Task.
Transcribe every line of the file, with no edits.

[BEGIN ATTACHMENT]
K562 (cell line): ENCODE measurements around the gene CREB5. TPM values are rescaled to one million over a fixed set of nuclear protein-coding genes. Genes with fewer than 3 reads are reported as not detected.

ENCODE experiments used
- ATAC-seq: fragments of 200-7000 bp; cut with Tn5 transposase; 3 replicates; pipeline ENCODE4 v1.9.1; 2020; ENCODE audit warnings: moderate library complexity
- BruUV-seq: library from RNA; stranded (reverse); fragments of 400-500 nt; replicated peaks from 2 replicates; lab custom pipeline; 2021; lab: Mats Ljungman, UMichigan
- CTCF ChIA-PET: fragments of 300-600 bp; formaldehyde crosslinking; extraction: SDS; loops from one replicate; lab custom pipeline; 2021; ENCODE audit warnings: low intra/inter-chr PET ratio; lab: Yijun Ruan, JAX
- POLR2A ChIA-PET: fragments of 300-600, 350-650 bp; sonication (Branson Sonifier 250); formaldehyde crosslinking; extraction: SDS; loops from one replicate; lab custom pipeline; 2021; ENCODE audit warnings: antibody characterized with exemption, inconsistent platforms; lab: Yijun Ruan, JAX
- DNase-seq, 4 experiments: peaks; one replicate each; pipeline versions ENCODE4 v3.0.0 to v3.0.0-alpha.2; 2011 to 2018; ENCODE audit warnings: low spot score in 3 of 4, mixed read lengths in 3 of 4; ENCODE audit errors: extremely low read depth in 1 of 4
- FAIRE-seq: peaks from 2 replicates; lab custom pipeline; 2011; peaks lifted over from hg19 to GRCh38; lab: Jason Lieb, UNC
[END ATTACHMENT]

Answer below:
K562 (cell line): ENCODE measurements around the gene CREB5. TPM values are rescaled to one million over a fixed set of nuclear protein-coding genes. Genes with fewer than 3 reads are reported as not detected.

ENCODE experiments used
- ATAC-seq: fragments of 200-7000 bp; cut with Tn5 transposase; 3 replicates; pipeline ENCODE4 v1.9.1; 2020; ENCODE audit warnings: moderate library complexity
- BruUV-seq: library from RNA; stranded (reverse); fragments of 400-500 nt; replicated peaks from 2 replicates; lab custom pipeline; 2021; lab: Mats Ljungman, UMichigan
- CTCF ChIA-PET: fragments of 300-600 bp; formaldehyde crosslinking; extraction: SDS; loops from one replicate; lab custom pipeline; 2021; ENCODE audit warnings: low intra/inter-chr PET ratio; lab: Yijun Ruan, JAX
- POLR2A ChIA-PET: fragments of 300-600, 350-650 bp; sonication (Branson Sonifier 250); formaldehyde crosslinking; extraction: SDS; loops from one replicate; lab custom pipeline; 2021; ENCODE audit warnings: antibody characterized with exemption, inconsistent platforms; lab: Yijun Ruan, JAX
- DNase-seq, 4 experiments: peaks; one replicate each; pipeline versions ENCODE4 v3.0.0 to v3.0.0-alpha.2; 2011 to 2018; ENCODE audit warnings: low spot score in 3 of 4, mixed read lengths in 3 of 4; ENCODE audit errors: extremely low read depth in 1 of 4
- FAIRE-seq: peaks from 2 replicates; lab custom pipeline; 2011; peaks lifted over from hg19 to GRCh38; lab: Jason Lieb, UNC